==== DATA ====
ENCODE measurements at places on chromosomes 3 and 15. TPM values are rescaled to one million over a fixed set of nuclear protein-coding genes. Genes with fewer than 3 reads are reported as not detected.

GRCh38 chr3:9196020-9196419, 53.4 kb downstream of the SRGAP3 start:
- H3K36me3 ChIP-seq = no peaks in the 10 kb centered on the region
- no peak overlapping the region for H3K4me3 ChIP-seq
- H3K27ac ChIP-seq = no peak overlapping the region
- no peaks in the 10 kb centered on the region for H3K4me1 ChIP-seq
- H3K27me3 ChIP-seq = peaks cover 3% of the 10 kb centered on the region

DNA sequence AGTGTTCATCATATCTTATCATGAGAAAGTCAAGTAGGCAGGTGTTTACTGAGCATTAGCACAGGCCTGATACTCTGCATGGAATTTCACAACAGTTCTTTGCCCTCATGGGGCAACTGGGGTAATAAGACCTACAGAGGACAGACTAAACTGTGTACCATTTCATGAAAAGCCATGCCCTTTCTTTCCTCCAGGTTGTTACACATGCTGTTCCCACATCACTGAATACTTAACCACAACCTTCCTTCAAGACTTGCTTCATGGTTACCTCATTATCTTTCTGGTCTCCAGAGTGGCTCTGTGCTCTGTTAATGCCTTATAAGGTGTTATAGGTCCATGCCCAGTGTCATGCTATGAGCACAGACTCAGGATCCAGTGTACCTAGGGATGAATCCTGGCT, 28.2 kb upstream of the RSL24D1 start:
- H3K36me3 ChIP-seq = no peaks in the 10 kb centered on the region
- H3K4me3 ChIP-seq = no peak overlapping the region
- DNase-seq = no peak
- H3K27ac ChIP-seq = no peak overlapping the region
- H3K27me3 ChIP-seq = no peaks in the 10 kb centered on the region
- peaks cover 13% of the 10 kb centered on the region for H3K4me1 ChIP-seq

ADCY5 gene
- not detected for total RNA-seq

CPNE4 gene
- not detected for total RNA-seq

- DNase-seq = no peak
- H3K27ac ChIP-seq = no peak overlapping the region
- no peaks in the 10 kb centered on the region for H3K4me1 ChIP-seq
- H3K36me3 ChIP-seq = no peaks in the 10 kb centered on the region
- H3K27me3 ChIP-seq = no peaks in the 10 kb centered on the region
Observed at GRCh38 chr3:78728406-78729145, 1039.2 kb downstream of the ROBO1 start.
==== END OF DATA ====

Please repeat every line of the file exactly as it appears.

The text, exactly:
ENCODE measurements at places on chromosomes 3 and 15. TPM values are rescaled to one million over a fixed set of nuclear protein-coding genes. Genes with fewer than 3 reads are reported as not detected.

GRCh38 chr3:9196020-9196419, 53.4 kb downstream of the SRGAP3 start:
- H3K36me3 ChIP-seq = no peaks in the 10 kb centered on the region
- no peak overlapping the region for H3K4me3 ChIP-seq
- H3K27ac ChIP-seq = no peak overlapping the region
- no peaks in the 10 kb centered on the region for H3K4me1 ChIP-seq
- H3K27me3 ChIP-seq = peaks cover 3% of the 10 kb centered on the region

DNA sequence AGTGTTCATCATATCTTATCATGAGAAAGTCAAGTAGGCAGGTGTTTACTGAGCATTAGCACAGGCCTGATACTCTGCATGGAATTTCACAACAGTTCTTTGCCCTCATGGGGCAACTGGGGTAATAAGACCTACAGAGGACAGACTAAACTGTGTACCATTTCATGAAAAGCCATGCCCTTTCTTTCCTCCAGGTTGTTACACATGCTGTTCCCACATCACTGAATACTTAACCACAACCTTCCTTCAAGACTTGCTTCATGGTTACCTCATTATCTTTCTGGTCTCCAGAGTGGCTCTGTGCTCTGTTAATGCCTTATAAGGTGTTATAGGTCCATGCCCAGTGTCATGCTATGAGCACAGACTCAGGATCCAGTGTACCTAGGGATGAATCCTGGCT, 28.2 kb upstream of the RSL24D1 start:
- H3K36me3 ChIP-seq = no peaks in the 10 kb centered on the region
- H3K4me3 ChIP-seq = no peak overlapping the region
- DNase-seq = no peak
- H3K27ac ChIP-seq = no peak overlapping the region
- H3K27me3 ChIP-seq = no peaks in the 10 kb centered on the region
- peaks cover 13% of the 10 kb centered on the region for H3K4me1 ChIP-seq

ADCY5 gene
- not detected for total RNA-seq

CPNE4 gene
- not detected for total RNA-seq

- DNase-seq = no peak
- H3K27ac ChIP-seq = no peak overlapping the region
- no peaks in the 10 kb centered on the region for H3K4me1 ChIP-seq
- H3K36me3 ChIP-seq = no peaks in the 10 kb centered on the region
- H3K27me3 ChIP-seq = no peaks in the 10 kb centered on the region
Observed at GRCh38 chr3:78728406-78729145, 1039.2 kb downstream of the ROBO1 start.